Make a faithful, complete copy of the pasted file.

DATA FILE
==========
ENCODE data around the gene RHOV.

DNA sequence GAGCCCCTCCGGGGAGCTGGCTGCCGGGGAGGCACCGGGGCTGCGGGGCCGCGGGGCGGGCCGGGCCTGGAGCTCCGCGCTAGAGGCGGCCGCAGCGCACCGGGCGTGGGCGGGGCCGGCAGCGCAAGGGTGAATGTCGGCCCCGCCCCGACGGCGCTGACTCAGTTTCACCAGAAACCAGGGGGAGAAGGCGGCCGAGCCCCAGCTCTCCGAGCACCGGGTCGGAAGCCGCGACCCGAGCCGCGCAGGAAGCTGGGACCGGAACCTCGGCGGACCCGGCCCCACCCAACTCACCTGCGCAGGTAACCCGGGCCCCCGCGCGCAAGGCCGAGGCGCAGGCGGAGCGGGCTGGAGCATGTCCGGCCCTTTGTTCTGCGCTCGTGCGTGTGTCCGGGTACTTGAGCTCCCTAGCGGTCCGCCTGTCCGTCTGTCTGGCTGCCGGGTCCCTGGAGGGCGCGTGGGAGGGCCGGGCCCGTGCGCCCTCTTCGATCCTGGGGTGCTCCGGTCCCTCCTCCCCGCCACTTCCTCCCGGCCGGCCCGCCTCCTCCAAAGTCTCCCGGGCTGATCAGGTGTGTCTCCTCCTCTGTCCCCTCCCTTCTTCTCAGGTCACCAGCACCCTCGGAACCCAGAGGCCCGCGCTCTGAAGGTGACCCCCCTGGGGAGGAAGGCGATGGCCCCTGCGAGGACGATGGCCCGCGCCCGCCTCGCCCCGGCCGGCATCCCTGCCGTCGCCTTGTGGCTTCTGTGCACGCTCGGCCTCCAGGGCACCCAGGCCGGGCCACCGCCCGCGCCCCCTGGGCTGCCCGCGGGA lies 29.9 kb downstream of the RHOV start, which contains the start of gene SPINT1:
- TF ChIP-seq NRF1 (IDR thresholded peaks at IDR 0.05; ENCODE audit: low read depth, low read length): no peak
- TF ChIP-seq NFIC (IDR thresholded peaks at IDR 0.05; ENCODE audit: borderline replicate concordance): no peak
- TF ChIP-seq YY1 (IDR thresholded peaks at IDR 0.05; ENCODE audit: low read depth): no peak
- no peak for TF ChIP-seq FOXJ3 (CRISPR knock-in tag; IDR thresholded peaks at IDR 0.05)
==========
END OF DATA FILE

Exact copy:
ENCODE data around the gene RHOV.

DNA sequence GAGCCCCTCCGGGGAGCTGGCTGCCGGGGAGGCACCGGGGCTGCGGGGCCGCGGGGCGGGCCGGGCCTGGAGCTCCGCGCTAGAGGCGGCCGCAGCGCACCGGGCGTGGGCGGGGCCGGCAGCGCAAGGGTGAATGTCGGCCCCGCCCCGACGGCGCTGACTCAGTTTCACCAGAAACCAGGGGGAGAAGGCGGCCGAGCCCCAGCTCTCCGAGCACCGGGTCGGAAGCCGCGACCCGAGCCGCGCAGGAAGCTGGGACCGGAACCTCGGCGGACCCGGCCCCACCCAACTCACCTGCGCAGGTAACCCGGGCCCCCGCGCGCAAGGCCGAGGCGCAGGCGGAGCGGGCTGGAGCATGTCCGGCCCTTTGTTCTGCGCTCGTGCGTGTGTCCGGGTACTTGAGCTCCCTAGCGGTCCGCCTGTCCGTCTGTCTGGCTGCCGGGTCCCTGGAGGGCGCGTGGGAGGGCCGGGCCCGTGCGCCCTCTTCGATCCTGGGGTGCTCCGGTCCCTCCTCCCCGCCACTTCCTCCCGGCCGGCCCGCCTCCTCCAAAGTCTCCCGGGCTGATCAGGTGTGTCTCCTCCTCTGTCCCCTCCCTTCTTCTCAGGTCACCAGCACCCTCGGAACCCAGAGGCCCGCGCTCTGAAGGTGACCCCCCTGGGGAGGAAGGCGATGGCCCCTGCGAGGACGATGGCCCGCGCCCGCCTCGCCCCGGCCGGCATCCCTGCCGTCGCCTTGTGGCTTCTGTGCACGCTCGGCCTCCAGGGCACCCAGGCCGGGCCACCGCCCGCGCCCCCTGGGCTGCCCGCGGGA lies 29.9 kb downstream of the RHOV start, which contains the start of gene SPINT1:
- TF ChIP-seq NRF1 (IDR thresholded peaks at IDR 0.05; ENCODE audit: low read depth, low read length): no peak
- TF ChIP-seq NFIC (IDR thresholded peaks at IDR 0.05; ENCODE audit: borderline replicate concordance): no peak
- TF ChIP-seq YY1 (IDR thresholded peaks at IDR 0.05; ENCODE audit: low read depth): no peak
- no peak for TF ChIP-seq FOXJ3 (CRISPR knock-in tag; IDR thresholded peaks at IDR 0.05)